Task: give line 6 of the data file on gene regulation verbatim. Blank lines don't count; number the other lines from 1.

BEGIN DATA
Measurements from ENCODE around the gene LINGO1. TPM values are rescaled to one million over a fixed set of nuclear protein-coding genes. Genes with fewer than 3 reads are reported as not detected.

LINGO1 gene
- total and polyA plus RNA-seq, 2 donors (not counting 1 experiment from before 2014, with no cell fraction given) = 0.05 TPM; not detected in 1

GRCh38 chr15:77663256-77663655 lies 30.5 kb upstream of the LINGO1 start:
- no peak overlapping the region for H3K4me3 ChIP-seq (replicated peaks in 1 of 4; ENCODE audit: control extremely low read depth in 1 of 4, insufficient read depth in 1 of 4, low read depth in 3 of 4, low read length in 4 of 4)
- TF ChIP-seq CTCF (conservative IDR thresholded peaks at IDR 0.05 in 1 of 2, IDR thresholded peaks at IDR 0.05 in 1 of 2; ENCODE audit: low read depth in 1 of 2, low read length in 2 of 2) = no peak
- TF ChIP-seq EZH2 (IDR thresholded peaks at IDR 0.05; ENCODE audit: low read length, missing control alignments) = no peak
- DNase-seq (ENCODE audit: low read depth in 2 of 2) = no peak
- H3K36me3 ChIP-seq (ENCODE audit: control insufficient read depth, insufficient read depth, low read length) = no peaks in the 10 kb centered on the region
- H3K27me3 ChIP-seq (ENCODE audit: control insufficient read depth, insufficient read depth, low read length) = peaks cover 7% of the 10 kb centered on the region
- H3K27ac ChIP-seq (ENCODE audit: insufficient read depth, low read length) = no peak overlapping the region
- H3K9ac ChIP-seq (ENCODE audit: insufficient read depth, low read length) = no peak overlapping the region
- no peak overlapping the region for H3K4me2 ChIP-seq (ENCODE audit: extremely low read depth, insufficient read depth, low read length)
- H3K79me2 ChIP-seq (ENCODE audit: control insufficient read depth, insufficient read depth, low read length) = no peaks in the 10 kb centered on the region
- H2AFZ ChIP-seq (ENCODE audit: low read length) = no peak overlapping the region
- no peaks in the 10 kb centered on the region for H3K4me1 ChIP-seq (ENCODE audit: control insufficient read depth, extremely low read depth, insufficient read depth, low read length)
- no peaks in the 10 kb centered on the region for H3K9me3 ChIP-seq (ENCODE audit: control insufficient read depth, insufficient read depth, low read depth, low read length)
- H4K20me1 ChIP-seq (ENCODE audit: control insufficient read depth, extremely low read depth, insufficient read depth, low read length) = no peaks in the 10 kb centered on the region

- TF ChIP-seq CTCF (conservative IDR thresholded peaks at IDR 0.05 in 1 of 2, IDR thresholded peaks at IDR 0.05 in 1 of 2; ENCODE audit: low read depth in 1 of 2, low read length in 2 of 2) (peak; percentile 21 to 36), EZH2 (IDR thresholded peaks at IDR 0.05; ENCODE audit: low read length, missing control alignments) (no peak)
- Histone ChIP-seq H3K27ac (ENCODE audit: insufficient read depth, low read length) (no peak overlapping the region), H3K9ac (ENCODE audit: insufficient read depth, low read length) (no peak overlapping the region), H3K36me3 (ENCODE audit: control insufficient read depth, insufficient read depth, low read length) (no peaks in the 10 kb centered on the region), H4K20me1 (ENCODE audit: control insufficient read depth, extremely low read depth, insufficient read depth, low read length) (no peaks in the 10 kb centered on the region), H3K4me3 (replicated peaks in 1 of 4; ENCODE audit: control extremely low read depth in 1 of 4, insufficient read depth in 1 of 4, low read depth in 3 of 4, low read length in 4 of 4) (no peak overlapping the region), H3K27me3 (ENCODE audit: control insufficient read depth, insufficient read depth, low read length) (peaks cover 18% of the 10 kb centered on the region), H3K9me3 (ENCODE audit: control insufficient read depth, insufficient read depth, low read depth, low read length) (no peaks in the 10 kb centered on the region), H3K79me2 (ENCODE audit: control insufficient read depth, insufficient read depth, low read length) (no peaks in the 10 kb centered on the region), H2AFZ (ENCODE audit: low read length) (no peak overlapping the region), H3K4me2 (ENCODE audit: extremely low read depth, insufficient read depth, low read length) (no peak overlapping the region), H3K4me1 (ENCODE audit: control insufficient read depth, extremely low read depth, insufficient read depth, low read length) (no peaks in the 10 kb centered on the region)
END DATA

- TF ChIP-seq CTCF (conservative IDR thresholded peaks at IDR 0.05 in 1 of 2, IDR thresholded peaks at IDR 0.05 in 1 of 2; ENCODE audit: low read depth in 1 of 2, low read length in 2 of 2) = no peak